Courageous Leadership Award
Well, the presentation ceremony is over for the Courageous Leadership Award and we received the second prize. Actually, it was decided not to distinguish between the second and third place so two churches shared the second place. We were the only “front-line” church to be nominated for the award, while the other two churches were both “resource” churches situated in the USA and assisting churches in Africa (Kenia and Lesotho).
Each of the three finalists were asled to share in four minutes what they were doing. Following is a copy of what I had said:
To stand here today is certainly one of the greatest honours I’ve ever had in my life. I’m just sad that you will not be able to meet the real heroes of Shiselweni Reformed Church Home-Based Care – the 350 volunteer care-givers, who give their time, their energy, often even their own money and food, in order to help the sick and the dying within their own communities in Swaziland.
Working as a missionary in Swaziland since 1985, I have spent a lot of my time doing research on AIDS. And then, one day, God convinced me that I would need to do more than merely researching the AIDS problem if I wanted to make a difference in Swaziland. I had to get out of my office and into the homesteads of people living with HIV and AIDS and I would have to do something practical. Not long after this, in July 2005, while travelling on a bus, God created a vision in my mind for our church in Swaziland, the vision that we had to become the hands and the feet of Christ in each of the communities within which the church was situated.
When I started sharing this vision with our church members, a miracle happened. For the first time since moving to Swaziland, I wasn’t challenged with the question how this could be done without money. For the first time nobody asked what salary they would get. Somehow they realised that, in spite of their own personal circumstances and their own poverty, they could make a significant difference in other people’s lives. Approximately 67% of Swaziland’s population live on less than 45 US cents per day. Of the 350 people presently involved in our church’s home-based caring program, virtually every single one of them fall into this category. I realise that it is entirely impossible for you to imagine the circumstances in which they live. And yet a group of people stood up and volunteered to become part of a program to go into the homes of people, even worse off than themselves, to serve them, to do the most basic things, such as fetching water from the river, washing the patients, in many cases, where the people have lost control of their bodily functions, changing their diapers, sharing food with them and in general doing what we believe Jesus would have done had He been living as a Human person in Swaziland today.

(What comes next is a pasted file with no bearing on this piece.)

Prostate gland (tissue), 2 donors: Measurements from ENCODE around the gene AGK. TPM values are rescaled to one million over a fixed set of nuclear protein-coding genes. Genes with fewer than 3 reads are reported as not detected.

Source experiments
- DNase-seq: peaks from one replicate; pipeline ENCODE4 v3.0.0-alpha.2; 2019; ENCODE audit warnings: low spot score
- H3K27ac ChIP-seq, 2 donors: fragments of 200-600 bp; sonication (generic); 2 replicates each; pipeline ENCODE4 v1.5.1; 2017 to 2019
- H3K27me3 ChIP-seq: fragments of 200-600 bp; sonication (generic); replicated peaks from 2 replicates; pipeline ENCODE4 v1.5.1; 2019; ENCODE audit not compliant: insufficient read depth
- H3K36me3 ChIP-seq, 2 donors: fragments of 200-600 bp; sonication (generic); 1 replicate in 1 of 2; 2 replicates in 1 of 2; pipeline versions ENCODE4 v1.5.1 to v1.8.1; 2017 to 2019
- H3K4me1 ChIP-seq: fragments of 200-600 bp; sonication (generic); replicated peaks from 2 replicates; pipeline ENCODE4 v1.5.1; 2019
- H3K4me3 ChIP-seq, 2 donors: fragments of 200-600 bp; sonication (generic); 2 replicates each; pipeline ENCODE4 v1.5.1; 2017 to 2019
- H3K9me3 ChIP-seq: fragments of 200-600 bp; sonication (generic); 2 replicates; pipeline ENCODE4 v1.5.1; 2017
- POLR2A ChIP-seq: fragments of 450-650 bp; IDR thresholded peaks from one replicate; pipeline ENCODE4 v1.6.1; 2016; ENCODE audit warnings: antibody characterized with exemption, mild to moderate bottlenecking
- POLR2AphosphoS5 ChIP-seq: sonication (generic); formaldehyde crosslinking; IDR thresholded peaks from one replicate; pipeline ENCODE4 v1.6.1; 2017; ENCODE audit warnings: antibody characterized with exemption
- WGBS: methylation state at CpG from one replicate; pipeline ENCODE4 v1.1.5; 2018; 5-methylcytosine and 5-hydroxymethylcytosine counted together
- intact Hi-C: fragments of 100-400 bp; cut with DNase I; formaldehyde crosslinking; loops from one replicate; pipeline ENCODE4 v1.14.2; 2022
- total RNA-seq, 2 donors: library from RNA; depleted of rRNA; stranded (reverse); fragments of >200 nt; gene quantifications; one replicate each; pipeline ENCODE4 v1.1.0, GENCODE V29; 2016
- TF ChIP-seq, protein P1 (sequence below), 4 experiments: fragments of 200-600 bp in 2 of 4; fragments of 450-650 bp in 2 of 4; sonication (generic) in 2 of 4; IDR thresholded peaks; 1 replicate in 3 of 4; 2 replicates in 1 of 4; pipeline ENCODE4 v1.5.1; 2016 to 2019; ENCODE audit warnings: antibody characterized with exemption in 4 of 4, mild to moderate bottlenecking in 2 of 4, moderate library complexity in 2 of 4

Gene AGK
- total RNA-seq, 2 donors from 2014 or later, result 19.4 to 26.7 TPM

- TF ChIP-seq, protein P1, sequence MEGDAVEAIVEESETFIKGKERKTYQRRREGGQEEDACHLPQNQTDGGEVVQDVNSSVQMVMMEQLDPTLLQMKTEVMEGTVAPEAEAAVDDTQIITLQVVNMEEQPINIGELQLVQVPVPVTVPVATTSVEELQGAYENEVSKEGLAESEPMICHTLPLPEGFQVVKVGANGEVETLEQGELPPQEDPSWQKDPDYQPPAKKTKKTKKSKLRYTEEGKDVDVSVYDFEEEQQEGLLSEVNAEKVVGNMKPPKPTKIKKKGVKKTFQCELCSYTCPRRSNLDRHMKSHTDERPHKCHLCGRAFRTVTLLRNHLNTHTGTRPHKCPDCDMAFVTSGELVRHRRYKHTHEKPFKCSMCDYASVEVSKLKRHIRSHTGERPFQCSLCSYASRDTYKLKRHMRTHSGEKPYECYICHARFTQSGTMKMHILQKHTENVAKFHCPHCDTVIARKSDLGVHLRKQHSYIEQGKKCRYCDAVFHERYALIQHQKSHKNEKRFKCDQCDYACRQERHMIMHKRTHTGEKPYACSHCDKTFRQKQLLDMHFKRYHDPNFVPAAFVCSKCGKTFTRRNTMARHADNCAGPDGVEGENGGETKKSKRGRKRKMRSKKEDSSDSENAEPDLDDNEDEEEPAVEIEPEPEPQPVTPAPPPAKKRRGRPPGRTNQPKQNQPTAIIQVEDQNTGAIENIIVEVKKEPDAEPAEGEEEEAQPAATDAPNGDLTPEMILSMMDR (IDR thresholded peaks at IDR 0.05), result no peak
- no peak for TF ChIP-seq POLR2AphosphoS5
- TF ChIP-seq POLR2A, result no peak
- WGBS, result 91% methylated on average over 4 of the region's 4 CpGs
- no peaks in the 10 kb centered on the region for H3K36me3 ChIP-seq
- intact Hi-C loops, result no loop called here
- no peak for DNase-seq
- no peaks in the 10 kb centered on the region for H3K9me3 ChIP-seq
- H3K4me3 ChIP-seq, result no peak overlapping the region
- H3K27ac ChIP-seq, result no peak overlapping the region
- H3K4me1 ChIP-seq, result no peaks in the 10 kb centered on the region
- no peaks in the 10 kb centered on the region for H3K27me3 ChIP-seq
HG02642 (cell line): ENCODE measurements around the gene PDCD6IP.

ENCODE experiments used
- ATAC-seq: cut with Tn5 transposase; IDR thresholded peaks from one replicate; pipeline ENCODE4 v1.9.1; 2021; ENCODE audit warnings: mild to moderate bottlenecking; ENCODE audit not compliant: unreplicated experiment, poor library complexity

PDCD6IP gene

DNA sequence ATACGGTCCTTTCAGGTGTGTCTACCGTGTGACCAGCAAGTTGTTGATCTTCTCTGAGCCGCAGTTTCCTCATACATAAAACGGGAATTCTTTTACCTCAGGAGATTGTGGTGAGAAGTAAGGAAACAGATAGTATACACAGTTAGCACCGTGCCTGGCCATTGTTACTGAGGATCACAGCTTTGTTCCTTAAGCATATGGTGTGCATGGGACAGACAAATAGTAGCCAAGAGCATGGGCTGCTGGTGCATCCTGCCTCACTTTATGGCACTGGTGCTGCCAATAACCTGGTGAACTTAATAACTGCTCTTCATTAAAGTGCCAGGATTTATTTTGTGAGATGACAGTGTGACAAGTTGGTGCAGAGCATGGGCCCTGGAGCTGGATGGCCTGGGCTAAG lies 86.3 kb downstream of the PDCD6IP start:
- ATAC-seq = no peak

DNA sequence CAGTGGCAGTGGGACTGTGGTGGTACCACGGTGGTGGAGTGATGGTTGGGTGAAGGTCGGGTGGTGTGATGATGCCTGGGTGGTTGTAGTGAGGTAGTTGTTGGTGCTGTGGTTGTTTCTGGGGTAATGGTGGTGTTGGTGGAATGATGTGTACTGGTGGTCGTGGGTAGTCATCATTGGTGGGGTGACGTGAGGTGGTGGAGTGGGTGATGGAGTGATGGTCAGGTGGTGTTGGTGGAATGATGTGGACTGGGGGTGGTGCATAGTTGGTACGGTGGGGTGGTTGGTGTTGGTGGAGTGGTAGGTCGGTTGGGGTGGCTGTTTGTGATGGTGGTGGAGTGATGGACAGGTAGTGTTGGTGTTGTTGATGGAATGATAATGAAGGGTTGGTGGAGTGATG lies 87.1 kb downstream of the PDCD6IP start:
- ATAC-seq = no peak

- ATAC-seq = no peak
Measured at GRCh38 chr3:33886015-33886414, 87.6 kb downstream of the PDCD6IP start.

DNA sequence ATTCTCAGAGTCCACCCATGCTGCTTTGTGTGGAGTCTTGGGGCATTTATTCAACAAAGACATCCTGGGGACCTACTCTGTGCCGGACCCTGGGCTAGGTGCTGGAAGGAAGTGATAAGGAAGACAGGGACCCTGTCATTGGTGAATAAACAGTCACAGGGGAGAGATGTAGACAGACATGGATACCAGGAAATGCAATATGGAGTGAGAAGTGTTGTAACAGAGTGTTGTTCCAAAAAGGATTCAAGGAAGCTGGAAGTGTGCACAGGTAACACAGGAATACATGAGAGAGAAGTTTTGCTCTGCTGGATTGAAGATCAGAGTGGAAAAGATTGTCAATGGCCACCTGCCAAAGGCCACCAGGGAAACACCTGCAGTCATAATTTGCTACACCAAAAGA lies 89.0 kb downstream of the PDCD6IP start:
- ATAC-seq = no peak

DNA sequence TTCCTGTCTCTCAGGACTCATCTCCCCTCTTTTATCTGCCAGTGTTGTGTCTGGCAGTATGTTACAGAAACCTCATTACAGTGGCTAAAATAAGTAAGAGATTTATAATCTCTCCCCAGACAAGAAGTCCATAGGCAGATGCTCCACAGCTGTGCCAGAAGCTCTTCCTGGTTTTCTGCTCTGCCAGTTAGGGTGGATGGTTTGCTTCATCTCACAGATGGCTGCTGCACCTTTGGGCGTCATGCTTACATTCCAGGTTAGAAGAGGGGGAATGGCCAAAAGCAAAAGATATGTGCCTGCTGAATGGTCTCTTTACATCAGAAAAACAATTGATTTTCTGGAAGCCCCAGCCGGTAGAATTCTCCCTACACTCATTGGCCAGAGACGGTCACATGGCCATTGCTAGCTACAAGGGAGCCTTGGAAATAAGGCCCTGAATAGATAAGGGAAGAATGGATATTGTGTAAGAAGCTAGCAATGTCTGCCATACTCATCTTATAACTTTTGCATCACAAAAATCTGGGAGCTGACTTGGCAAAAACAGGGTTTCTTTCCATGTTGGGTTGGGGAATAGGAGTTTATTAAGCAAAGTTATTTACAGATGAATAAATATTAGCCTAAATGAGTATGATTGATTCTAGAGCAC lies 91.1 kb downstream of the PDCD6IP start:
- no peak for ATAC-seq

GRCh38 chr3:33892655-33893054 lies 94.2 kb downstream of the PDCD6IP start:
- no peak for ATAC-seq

Regularly I am asked what we need to do this work. The home-based caregivers, in spite of their own poverty, are doing this work without receiving any salary at all. And I’m not convinced yet that the payment of salaries is the answer. We definitely do not want people doing this work because they are being paid to do it. I believe that the success of this project can be attributed greatly to the fact that the caregivers are driven by the love of Christ to reach out to the sick and the dying. But there are certainly things that would make their task easier. Basic medical supplies, access to healthy food and items such as clothing and blankets can all help the caregivers to make an even greater difference in the lives of the more than 1000 people we are already helping. But possibly more than anything else, we need personal interest in the work. We need people to come to Swaziland, to see the effects of AIDS and to hear from God what He wants them to do.
If you are willing to sit down with the people of Swaziland, listening to their hearts and their stories, I believe that God can create partnerships that could eventually play a significant role in bringing hope to a country in which hundreds of thousands of people have already lost hope. God isn’t asking you or me to do miracles. Doing miracles is God’s work. Becoming the hands and feet of Christ in our various communities is our work. What we need is people who can help us to do this even more effectively in the future.